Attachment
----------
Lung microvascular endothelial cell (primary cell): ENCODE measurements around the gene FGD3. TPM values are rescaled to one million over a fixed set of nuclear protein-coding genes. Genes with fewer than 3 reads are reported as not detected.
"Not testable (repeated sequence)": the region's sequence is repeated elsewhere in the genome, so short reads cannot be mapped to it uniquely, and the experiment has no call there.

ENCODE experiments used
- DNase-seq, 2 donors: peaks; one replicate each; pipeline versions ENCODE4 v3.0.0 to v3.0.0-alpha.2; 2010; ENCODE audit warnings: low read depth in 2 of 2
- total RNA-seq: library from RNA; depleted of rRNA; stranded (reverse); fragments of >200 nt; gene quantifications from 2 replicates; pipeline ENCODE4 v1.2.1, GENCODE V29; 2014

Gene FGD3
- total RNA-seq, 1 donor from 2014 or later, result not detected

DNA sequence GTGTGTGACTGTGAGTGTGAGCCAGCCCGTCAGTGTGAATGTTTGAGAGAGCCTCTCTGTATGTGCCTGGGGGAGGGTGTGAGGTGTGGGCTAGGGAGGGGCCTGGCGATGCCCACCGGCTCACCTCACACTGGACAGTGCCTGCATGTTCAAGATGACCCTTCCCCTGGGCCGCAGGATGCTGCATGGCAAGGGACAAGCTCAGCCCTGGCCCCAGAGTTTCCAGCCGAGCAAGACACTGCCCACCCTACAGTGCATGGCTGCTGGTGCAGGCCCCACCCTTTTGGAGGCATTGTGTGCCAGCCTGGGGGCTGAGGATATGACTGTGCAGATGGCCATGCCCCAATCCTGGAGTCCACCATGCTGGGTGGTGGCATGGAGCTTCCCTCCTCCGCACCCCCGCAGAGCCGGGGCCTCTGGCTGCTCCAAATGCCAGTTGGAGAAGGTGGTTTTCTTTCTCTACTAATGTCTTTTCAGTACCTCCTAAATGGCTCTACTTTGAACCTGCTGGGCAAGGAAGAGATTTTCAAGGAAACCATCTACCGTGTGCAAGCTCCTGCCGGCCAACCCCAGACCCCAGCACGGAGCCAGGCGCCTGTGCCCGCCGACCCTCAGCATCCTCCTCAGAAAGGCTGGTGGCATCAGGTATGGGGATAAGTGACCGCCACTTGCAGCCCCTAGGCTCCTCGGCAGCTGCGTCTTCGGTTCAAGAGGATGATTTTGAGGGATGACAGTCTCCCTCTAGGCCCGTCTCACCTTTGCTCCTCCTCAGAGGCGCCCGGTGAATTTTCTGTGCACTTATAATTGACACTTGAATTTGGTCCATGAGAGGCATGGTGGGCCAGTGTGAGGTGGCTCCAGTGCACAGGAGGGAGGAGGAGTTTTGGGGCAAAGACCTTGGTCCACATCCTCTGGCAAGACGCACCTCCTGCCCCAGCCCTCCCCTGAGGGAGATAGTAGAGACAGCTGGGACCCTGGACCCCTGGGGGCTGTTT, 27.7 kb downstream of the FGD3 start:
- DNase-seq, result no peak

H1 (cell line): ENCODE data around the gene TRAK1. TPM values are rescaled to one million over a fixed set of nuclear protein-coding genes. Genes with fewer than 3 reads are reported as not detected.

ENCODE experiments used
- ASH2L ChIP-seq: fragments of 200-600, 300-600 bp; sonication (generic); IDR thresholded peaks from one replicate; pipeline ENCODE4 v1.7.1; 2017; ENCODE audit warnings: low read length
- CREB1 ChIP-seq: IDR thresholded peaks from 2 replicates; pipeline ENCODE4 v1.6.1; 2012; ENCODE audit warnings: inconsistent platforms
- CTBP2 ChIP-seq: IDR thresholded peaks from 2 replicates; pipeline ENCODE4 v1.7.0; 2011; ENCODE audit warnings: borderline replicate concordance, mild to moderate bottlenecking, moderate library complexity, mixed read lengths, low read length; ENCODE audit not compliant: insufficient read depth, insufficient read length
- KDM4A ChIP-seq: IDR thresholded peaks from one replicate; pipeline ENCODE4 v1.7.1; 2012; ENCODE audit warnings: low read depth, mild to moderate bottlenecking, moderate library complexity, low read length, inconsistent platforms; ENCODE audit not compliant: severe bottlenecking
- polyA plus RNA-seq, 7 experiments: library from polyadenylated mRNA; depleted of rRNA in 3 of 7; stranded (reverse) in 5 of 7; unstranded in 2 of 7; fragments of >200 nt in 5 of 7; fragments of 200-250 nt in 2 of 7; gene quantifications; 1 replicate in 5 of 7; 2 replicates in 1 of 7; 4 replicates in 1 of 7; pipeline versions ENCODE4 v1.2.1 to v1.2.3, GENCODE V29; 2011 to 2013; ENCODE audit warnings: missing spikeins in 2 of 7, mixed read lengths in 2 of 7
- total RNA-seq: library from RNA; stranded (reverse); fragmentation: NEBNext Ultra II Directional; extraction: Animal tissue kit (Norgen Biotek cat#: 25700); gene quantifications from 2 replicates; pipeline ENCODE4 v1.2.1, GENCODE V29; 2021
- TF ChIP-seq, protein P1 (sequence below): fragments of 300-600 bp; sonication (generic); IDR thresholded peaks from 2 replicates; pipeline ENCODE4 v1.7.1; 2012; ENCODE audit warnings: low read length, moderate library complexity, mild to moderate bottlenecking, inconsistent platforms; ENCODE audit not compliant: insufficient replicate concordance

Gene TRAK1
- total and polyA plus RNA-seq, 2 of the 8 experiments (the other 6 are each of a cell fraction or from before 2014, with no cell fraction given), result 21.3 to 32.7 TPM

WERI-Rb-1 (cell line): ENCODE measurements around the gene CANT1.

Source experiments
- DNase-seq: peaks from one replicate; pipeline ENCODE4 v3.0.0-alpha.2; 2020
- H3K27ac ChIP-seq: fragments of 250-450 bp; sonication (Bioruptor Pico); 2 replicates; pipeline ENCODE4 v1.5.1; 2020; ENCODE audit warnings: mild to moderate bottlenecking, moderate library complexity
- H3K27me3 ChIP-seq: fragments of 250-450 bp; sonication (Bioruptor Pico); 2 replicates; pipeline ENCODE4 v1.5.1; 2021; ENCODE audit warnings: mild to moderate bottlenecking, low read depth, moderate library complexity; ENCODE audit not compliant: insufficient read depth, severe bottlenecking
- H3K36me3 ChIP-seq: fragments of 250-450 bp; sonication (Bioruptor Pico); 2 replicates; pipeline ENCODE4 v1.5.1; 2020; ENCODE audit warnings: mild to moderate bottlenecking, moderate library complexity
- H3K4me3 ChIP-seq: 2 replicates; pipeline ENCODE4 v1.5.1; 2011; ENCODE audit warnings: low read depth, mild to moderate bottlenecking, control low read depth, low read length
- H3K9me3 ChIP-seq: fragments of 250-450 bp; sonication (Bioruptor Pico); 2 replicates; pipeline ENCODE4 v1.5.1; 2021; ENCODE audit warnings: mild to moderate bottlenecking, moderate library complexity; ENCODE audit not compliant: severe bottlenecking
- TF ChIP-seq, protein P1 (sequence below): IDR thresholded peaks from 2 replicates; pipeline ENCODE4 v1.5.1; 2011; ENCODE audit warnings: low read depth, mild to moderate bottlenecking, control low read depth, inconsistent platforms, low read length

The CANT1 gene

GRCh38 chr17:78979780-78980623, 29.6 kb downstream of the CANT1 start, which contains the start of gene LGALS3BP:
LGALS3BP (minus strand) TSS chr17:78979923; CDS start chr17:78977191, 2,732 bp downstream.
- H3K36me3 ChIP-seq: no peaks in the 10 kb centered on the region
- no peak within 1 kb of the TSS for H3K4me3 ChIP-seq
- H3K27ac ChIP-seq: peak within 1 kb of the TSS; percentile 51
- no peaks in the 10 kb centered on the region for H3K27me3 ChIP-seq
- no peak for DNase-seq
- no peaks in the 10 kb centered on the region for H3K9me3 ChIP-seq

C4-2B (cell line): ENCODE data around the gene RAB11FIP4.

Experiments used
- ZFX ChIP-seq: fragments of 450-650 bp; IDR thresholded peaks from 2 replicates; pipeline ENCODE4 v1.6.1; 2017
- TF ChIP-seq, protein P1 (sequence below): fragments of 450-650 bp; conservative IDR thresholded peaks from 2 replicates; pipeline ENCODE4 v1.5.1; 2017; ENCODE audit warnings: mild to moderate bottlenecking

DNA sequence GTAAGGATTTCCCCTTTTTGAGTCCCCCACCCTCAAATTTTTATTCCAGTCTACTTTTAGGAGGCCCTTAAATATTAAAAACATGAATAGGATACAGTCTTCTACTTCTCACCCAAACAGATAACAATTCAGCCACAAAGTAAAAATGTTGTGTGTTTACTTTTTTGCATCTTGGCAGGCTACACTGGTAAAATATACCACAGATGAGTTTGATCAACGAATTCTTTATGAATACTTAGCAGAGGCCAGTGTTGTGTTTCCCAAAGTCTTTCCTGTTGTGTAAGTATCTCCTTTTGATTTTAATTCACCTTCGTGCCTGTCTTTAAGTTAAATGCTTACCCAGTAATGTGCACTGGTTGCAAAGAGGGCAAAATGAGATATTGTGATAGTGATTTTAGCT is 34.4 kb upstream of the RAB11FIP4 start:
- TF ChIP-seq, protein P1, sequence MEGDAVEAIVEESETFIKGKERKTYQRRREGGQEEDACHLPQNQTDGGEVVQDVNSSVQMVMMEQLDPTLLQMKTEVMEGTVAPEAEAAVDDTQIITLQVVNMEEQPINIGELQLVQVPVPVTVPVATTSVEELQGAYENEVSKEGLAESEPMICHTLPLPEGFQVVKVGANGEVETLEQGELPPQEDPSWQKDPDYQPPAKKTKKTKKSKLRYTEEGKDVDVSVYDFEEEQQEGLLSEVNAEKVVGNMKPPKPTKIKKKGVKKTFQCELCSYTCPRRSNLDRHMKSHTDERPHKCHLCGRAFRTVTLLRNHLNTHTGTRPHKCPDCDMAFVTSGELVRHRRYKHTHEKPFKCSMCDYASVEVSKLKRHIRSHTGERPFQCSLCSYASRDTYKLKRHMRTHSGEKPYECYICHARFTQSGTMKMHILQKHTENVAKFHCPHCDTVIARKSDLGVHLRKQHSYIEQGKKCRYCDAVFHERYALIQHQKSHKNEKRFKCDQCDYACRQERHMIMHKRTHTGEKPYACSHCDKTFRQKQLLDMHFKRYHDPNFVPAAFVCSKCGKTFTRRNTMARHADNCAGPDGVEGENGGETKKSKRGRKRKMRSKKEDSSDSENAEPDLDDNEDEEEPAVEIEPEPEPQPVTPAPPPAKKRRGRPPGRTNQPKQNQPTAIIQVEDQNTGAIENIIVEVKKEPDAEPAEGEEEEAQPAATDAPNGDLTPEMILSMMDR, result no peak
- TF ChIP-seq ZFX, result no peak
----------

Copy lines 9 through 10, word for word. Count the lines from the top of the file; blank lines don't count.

- DNase-seq, result no peak

H1 (cell line): ENCODE data around the gene TRAK1. TPM values are rescaled to one million over a fixed set of nuclear protein-coding genes. Genes with fewer than 3 reads are reported as not detected.